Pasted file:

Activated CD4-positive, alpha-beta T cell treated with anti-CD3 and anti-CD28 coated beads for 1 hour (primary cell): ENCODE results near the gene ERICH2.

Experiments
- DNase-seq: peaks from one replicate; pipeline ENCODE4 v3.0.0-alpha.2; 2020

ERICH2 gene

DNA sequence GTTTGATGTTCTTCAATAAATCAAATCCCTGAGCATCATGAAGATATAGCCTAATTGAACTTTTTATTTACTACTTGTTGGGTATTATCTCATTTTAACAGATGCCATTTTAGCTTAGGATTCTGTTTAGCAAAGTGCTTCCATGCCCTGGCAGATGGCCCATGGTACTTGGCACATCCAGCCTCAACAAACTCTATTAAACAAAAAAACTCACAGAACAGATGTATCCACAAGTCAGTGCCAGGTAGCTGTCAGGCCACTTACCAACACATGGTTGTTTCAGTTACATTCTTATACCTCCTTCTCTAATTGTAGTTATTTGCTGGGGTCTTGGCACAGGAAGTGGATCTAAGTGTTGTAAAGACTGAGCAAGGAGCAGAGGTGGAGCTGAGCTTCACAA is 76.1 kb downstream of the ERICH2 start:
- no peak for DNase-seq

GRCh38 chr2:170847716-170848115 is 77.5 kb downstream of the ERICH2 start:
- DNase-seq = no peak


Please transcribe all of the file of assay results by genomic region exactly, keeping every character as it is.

Activated CD4-positive, alpha-beta T cell treated with anti-CD3 and anti-CD28 coated beads for 1 hour (primary cell): ENCODE results near the gene ERICH2.

Experiments
- DNase-seq: peaks from one replicate; pipeline ENCODE4 v3.0.0-alpha.2; 2020

ERICH2 gene

DNA sequence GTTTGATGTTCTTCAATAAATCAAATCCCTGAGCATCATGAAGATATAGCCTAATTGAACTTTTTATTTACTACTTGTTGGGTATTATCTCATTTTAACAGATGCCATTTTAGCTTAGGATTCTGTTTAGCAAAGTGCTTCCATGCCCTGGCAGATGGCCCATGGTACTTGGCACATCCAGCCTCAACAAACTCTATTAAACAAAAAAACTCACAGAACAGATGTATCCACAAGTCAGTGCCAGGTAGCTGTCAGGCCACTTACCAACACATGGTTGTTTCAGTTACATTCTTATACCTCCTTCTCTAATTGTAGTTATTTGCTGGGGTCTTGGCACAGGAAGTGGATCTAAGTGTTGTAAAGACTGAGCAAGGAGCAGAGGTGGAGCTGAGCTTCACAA is 76.1 kb downstream of the ERICH2 start:
- no peak for DNase-seq

GRCh38 chr2:170847716-170848115 is 77.5 kb downstream of the ERICH2 start:
- DNase-seq = no peak